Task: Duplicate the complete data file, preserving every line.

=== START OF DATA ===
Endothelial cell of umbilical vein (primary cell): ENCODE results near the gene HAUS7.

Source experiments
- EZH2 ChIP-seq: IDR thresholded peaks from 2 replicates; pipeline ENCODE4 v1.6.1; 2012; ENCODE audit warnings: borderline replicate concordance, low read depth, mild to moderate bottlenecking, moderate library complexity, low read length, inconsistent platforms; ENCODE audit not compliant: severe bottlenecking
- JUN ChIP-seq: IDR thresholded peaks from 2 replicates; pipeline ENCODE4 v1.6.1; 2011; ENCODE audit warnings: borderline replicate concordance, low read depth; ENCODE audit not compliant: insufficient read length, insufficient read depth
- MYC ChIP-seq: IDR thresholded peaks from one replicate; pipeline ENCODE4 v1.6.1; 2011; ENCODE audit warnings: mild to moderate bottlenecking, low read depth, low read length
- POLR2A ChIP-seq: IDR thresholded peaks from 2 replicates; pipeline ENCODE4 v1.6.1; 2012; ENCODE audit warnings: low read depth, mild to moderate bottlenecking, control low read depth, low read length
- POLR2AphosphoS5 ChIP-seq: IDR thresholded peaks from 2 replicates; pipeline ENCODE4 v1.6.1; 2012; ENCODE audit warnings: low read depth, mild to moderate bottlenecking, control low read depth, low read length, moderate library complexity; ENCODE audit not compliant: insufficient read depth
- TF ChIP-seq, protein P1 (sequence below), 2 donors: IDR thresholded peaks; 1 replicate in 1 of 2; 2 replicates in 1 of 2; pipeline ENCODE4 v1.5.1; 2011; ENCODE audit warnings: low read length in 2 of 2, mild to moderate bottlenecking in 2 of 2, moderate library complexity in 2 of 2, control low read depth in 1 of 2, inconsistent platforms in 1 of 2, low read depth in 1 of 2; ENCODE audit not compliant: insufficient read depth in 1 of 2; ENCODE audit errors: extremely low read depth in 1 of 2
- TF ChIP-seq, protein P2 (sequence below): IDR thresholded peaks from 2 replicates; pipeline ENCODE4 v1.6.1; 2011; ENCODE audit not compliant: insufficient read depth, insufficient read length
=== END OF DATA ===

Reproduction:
Endothelial cell of umbilical vein (primary cell): ENCODE results near the gene HAUS7.

Source experiments
- EZH2 ChIP-seq: IDR thresholded peaks from 2 replicates; pipeline ENCODE4 v1.6.1; 2012; ENCODE audit warnings: borderline replicate concordance, low read depth, mild to moderate bottlenecking, moderate library complexity, low read length, inconsistent platforms; ENCODE audit not compliant: severe bottlenecking
- JUN ChIP-seq: IDR thresholded peaks from 2 replicates; pipeline ENCODE4 v1.6.1; 2011; ENCODE audit warnings: borderline replicate concordance, low read depth; ENCODE audit not compliant: insufficient read length, insufficient read depth
- MYC ChIP-seq: IDR thresholded peaks from one replicate; pipeline ENCODE4 v1.6.1; 2011; ENCODE audit warnings: mild to moderate bottlenecking, low read depth, low read length
- POLR2A ChIP-seq: IDR thresholded peaks from 2 replicates; pipeline ENCODE4 v1.6.1; 2012; ENCODE audit warnings: low read depth, mild to moderate bottlenecking, control low read depth, low read length
- POLR2AphosphoS5 ChIP-seq: IDR thresholded peaks from 2 replicates; pipeline ENCODE4 v1.6.1; 2012; ENCODE audit warnings: low read depth, mild to moderate bottlenecking, control low read depth, low read length, moderate library complexity; ENCODE audit not compliant: insufficient read depth
- TF ChIP-seq, protein P1 (sequence below), 2 donors: IDR thresholded peaks; 1 replicate in 1 of 2; 2 replicates in 1 of 2; pipeline ENCODE4 v1.5.1; 2011; ENCODE audit warnings: low read length in 2 of 2, mild to moderate bottlenecking in 2 of 2, moderate library complexity in 2 of 2, control low read depth in 1 of 2, inconsistent platforms in 1 of 2, low read depth in 1 of 2; ENCODE audit not compliant: insufficient read depth in 1 of 2; ENCODE audit errors: extremely low read depth in 1 of 2
- TF ChIP-seq, protein P2 (sequence below): IDR thresholded peaks from 2 replicates; pipeline ENCODE4 v1.6.1; 2011; ENCODE audit not compliant: insufficient read depth, insufficient read length